When I was in 7th grade, a friend and I were horsing around in the basement rec room of my parent’s house and we fell against an antique table and broke its central leg in half. We were petrified because we didn’t want to tell my parents that we had broken the table. So we found an old extension cord and wrapped it around the leg to keep the table together.
For years, every time my family used the table, I feared it would break and my parents would find out that I had broken it. Gradually, as the years went by and as the table continued to hold up (Thanks be to God, and my friend later became an engineer!), I forgot about my repair job. Then, one day when I was in college, I was doing some studying at the table, while my mom was doing laundry in the next room. Sure enough, after almost ten years, the table came crashing down with a big bang. When my mom came running into the room to see that had happened, I finally had to tell her the truth. It was relief to finally get that off of my chest. When I finished my sad tale, all she could do was laugh and say that she had known about the broken table for years and was wondering when I was going to tell her about it. It was the best laugh that I ever heard!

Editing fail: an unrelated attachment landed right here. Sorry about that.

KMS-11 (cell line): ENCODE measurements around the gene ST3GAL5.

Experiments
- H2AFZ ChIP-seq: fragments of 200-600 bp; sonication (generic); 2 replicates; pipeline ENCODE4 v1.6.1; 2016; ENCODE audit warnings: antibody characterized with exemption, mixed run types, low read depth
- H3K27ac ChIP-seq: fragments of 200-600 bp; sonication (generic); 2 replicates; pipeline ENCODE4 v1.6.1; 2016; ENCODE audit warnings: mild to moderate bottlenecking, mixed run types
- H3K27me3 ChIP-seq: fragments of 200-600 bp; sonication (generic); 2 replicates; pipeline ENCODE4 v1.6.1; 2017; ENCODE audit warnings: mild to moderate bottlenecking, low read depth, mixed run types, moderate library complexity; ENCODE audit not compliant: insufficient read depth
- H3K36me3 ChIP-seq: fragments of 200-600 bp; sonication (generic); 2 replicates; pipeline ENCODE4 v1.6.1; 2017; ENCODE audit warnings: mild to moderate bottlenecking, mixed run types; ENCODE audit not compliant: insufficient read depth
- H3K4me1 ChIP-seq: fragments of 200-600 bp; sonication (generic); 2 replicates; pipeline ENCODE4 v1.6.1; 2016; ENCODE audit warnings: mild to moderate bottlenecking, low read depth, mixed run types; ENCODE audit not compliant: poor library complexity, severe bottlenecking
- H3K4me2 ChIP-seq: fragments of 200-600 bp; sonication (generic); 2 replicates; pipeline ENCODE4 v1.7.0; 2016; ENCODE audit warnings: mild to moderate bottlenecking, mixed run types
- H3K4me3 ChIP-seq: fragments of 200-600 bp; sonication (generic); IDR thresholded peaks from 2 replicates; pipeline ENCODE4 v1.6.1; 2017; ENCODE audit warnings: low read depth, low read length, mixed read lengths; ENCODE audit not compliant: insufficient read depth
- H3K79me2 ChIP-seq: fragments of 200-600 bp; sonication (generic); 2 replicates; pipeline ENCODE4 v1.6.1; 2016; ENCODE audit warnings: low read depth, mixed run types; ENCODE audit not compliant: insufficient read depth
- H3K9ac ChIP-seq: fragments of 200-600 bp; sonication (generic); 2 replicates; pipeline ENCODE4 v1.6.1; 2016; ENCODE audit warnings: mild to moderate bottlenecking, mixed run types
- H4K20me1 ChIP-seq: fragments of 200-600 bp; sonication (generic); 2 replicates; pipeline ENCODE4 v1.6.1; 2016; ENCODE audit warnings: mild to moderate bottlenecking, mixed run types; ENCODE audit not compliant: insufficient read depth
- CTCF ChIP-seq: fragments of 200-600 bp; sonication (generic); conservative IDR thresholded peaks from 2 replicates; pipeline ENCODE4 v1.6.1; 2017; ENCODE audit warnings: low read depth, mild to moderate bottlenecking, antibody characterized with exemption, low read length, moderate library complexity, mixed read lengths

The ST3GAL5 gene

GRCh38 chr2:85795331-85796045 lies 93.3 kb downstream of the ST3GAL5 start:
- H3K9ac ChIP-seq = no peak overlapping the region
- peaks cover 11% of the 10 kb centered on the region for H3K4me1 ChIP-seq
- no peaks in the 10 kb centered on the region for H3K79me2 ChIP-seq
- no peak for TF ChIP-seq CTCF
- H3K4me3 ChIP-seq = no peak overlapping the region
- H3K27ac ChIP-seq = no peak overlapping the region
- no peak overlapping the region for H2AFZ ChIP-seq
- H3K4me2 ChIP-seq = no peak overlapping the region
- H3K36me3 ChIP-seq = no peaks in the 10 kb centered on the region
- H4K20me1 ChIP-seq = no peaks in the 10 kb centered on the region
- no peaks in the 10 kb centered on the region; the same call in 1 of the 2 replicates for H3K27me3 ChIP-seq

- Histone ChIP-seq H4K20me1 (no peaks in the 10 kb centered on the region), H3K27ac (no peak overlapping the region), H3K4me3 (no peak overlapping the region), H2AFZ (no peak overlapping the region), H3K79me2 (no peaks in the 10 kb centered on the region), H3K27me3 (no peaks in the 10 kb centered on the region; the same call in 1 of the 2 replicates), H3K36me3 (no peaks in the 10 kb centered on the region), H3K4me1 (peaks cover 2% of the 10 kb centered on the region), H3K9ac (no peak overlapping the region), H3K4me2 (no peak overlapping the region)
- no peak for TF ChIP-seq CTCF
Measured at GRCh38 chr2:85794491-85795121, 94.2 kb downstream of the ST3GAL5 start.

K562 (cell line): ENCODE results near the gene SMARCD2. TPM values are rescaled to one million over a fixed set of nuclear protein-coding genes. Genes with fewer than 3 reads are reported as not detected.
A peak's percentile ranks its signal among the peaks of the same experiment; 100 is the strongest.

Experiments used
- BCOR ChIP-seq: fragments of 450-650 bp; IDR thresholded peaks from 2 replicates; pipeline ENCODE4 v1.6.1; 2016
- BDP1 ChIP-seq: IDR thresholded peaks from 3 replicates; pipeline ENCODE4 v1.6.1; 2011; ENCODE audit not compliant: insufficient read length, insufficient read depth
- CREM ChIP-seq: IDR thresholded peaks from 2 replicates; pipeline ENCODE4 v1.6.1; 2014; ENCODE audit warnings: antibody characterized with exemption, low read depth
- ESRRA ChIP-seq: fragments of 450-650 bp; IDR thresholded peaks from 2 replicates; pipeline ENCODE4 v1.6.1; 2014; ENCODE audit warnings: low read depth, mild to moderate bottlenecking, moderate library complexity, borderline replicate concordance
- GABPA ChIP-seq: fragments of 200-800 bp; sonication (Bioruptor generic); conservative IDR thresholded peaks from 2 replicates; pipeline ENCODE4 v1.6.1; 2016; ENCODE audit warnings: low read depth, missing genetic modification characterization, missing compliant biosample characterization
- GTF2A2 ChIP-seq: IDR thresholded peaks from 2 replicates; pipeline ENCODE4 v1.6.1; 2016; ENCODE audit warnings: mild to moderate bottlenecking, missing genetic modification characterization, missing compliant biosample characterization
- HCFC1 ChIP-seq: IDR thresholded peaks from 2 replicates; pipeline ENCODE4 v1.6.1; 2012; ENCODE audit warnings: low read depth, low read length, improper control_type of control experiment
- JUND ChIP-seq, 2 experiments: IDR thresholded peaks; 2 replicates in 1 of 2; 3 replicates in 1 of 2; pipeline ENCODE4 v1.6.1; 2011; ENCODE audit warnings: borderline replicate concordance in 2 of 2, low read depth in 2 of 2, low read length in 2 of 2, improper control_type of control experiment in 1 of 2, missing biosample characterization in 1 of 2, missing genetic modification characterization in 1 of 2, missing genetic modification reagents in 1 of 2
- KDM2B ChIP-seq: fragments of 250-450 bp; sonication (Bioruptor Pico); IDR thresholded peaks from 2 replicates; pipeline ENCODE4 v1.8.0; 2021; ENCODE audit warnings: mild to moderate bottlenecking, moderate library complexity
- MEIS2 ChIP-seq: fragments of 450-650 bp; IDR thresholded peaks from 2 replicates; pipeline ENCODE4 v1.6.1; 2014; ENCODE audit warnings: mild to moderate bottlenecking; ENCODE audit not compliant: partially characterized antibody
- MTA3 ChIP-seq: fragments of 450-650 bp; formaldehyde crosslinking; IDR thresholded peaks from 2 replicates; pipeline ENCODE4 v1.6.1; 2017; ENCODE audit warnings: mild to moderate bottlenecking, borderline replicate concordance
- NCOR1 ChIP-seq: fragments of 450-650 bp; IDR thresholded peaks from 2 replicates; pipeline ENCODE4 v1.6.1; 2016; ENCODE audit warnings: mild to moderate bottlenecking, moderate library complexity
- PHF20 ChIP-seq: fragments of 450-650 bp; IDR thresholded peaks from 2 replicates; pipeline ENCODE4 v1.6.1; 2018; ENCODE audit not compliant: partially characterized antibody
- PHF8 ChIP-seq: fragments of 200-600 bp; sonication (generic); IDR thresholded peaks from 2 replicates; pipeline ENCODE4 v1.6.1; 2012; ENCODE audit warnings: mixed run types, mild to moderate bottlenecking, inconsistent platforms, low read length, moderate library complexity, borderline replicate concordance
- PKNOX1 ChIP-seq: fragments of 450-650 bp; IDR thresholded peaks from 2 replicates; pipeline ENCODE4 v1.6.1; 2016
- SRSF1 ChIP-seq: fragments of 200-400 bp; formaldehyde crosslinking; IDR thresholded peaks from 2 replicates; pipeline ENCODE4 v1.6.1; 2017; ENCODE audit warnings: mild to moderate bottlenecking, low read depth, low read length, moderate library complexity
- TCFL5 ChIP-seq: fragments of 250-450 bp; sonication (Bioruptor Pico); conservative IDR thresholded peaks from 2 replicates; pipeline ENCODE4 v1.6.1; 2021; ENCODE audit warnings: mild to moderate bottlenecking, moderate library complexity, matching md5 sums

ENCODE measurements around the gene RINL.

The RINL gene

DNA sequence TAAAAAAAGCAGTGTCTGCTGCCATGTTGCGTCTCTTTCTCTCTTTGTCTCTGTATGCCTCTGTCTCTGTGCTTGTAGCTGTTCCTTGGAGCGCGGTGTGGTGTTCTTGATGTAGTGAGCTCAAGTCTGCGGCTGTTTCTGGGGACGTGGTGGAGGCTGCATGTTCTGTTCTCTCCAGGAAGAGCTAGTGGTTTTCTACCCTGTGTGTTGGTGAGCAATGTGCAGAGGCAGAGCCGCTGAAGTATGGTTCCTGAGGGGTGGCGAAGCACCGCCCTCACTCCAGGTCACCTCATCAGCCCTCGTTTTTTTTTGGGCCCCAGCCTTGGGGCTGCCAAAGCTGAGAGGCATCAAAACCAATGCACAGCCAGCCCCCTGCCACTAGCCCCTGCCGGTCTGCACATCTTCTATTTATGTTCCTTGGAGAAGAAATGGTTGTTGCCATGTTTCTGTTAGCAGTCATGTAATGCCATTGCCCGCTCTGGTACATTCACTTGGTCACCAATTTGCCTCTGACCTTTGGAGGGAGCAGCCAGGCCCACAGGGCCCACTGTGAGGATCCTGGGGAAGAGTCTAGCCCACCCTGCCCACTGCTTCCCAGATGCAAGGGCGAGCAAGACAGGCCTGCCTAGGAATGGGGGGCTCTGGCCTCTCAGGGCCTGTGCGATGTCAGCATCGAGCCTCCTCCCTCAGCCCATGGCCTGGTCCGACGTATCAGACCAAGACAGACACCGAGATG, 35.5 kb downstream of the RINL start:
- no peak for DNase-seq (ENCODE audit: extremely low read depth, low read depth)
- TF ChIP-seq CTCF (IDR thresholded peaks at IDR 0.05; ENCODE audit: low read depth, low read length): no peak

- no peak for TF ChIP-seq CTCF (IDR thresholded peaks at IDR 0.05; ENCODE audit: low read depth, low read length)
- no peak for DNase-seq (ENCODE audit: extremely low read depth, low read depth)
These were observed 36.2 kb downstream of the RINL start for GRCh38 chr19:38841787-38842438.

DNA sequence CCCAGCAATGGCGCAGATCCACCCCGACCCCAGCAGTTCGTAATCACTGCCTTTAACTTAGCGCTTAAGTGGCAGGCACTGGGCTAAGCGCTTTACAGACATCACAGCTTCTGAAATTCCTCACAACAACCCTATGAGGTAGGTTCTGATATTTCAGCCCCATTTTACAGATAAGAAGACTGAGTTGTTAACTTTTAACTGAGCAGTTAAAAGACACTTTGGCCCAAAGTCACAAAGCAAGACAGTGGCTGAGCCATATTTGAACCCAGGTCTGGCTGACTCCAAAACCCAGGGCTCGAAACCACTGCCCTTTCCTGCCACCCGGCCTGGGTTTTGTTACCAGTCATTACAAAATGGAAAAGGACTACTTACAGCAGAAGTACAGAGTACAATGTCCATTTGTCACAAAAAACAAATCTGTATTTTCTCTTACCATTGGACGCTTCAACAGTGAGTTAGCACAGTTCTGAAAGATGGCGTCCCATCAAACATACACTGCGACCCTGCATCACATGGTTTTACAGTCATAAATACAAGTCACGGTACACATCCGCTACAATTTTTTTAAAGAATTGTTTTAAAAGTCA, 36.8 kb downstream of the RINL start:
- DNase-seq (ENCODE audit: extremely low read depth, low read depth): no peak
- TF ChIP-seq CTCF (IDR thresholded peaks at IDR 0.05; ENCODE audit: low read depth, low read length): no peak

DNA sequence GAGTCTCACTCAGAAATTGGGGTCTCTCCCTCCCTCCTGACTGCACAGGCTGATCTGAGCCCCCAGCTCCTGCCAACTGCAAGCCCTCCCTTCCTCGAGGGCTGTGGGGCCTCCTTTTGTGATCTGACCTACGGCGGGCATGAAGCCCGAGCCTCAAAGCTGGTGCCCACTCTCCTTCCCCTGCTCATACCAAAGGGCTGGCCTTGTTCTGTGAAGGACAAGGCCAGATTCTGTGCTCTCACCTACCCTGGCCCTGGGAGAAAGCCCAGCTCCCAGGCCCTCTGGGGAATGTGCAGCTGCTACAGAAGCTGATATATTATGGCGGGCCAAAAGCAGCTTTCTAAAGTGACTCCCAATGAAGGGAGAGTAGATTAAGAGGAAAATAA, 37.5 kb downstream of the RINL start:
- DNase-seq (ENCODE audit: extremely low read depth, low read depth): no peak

Wouldn’t it be wonderful, if we could always expect forgiveness, no matter what we’ve done or how much time has passed? Well, our faith tells us that we can. One of the wonderful joys of being a priest, particularly during the Season of Lent, is that I am able to impart the loving forgiveness of God through the Sacrament of Reconciliation. I know in my own life how wonderful it is to hear: “I absolve you from your sins, in the name of the Father, and of the Son and of the Holy Spirit.” That kind of forgiveness always leads me more deeply into the love of Christ, who is willing to suffer and die for us, not because we are perfect, but because we are still sinners. God already knows our sins. When we are sorry, He’s just waiting to share his forgiveness with us. It’s like hearing my mother laugh over a broken table.
Fr. Tony Szakaly, C.S.C. is the local superior of the Holy Cross community at Stonehill College, Director of Campus Ministry, and Alumni Minister at Stonehill College. A South Bend native, he received a Holy Cross education at every level of his schooling, from the C.S.C. sisters in grade school, the C.S.C. brothers in high school and C.S.C. priests at the University of Notre Dame. He took final vows in 1991 and was ordained to the priesthood in 1992.